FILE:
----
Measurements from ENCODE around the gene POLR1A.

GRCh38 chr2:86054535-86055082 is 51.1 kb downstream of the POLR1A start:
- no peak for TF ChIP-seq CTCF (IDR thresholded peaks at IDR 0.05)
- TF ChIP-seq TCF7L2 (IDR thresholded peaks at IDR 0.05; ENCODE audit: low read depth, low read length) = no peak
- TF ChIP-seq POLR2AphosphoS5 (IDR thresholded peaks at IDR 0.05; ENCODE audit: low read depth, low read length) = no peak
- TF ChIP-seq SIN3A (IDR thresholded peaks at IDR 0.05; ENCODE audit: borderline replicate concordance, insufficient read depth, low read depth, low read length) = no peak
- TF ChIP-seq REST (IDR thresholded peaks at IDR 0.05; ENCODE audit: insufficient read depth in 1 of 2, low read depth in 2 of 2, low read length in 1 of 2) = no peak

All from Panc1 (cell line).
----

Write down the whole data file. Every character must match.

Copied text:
Measurements from ENCODE around the gene POLR1A.

GRCh38 chr2:86054535-86055082 is 51.1 kb downstream of the POLR1A start:
- no peak for TF ChIP-seq CTCF (IDR thresholded peaks at IDR 0.05)
- TF ChIP-seq TCF7L2 (IDR thresholded peaks at IDR 0.05; ENCODE audit: low read depth, low read length) = no peak
- TF ChIP-seq POLR2AphosphoS5 (IDR thresholded peaks at IDR 0.05; ENCODE audit: low read depth, low read length) = no peak
- TF ChIP-seq SIN3A (IDR thresholded peaks at IDR 0.05; ENCODE audit: borderline replicate concordance, insufficient read depth, low read depth, low read length) = no peak
- TF ChIP-seq REST (IDR thresholded peaks at IDR 0.05; ENCODE audit: insufficient read depth in 1 of 2, low read depth in 2 of 2, low read length in 1 of 2) = no peak

All from Panc1 (cell line).